• Pranav Nandurkar

Do you know: Mind Mapping - Most engaging form of learning?

What is Mind Mapping?

A mind map is a graphical way to represent ideas and concepts. It is a visual thinking tool that helps to structure information, helping you to better analyze, comprehend, synthesize, recall and generate new ideas. The term "mind map" was first popularized by British popular psychology author and television personality Tony Buzan. These pictorial methods record knowledge and model systems and have a long history of learning, brainstorming, memory, visual thinking, and problem-solving by educators, engineers, psychologists, and others. Mind maps are similar in structure to concept maps, developed by learning experts in the 1970s, but differ in that mind maps are simplified by focusing around a single central key concept. Mind mapping avoids dull, linear thinking, jogging your creativity and making notetaking fun again.

Benefits of using Mind Maps -

-It Ignites Your Creativity -It Makes Complex Issues Easier to understand -It has been suggested that mind- mapping can improve learning/study efficiency up to 15% over conventional note-taking -It’s a More Engaging Form of Learning -It Helps to improve Memorization and Retention -It Enables Meaningful Learning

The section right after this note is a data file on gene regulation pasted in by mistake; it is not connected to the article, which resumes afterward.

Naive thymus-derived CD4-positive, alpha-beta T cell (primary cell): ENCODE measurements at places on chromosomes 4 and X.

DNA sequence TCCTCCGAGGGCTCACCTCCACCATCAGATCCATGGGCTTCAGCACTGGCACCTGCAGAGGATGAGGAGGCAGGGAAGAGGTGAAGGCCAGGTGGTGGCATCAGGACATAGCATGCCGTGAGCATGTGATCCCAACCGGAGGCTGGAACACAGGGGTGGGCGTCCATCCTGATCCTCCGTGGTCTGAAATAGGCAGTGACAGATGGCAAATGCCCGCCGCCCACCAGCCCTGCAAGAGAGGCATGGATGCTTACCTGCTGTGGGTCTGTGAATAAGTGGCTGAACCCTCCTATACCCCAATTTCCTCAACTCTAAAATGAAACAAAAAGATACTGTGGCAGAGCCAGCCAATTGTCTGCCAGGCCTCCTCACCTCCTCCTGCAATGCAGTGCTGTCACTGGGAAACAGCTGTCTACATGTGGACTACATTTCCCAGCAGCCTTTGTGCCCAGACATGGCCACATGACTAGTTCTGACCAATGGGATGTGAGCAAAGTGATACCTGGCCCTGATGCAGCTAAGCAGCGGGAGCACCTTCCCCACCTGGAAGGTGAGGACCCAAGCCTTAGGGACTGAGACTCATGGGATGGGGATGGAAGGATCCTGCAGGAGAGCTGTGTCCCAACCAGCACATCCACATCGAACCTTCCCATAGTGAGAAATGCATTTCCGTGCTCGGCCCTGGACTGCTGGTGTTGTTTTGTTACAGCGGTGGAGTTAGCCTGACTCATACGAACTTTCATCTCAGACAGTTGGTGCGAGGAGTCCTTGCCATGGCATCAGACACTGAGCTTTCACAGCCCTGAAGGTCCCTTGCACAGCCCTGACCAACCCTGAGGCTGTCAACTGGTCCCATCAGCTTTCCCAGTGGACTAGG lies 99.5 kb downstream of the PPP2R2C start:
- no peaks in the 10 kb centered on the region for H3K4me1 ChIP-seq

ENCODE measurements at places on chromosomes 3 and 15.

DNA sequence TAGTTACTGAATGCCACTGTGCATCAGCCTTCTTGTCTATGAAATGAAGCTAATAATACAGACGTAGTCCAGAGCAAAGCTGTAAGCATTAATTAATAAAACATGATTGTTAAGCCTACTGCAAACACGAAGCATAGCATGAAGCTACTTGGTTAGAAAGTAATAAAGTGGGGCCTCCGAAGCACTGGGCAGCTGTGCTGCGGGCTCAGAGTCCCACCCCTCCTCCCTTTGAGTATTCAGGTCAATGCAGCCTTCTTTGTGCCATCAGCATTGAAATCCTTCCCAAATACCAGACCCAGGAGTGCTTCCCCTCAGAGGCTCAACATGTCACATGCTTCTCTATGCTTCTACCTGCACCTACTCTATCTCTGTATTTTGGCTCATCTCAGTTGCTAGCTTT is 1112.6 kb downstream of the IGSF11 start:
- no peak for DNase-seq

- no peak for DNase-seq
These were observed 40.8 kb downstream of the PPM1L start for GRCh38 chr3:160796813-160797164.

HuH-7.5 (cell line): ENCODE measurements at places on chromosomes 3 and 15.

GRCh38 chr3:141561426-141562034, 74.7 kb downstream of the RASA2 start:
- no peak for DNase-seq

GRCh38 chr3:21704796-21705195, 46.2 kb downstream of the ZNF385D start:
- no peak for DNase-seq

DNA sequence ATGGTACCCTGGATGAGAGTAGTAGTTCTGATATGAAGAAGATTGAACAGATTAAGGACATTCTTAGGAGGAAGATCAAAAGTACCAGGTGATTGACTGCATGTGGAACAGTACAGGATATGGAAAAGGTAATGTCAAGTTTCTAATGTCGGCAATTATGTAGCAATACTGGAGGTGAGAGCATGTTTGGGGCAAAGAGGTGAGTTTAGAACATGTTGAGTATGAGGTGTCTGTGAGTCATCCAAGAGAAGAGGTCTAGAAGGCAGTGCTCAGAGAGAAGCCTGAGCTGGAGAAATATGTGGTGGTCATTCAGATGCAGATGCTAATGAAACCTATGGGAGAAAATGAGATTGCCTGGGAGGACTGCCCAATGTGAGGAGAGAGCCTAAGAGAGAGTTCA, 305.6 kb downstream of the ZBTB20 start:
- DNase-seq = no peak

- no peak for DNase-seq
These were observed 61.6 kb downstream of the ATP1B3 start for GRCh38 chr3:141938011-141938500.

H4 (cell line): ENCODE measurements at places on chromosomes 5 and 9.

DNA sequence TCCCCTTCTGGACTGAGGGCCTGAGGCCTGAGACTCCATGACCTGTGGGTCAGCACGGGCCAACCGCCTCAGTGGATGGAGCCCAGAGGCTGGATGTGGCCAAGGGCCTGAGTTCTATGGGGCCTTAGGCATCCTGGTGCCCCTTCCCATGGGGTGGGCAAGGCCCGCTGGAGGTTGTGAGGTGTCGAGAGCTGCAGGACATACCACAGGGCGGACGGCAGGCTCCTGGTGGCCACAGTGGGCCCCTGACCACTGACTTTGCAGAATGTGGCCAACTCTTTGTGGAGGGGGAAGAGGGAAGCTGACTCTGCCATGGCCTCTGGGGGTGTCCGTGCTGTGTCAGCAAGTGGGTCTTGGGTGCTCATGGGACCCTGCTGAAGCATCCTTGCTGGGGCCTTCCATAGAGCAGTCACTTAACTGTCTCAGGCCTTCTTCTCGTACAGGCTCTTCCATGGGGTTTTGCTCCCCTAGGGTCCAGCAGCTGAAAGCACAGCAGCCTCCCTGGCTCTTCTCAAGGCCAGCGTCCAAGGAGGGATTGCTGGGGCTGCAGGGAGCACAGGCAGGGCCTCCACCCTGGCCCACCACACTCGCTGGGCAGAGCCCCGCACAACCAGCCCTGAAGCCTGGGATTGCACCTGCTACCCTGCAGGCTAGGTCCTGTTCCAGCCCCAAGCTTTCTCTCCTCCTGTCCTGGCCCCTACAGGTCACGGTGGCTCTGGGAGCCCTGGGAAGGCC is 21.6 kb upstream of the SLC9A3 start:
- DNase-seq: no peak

Some research regarding this method -

Cunningham (2005) conducted a user study in which 80% of the students thought "mind-mapping helped them understand concepts and ideas in science". Other studies also report some subjective positive effects on the use of mind maps. Positive opinions on their effectiveness, however, were much more prominent among students of art and design than in students of computer and information technology, with 62.5% vs 34% (respectively) agreeing that they were able to understand concepts better with mind mapping software. Farrand, Hussain, and Hennessy (2002) found that spider diagrams (similar to concept maps) had limited, but significant, impact on memory recall in undergraduate students (a 10% increase over baseline for a 600-word text only) as compared to preferred study methods (a 6% increase over baseline). This improvement was only robust after a week for those in the diagram group and there was a significant decrease in motivation compared to the subjects' preferred methods of note-taking. A meta-study. about concept mapping concluded that concept mapping is more effective than "reading text passages, attending lectures, and participating in class discussions". The same study also concluded that concept mapping is slightly more effective "than other constructive activities such as writing summaries and outlines". However, results were inconsistent, with the authors noting "significant heterogeneity was found in most subsets". Besides, they concluded that low-ability students may benefit more from mind mapping than high-ability students. There have been some attempts to create mind maps automatically. Brucks & Schommer created mind maps automatically from full-text streams. Rothenberger et al. extracted the main story of a text and presented it as a mind map. And there is a patent about automatically creating sub-topics in mind map sample.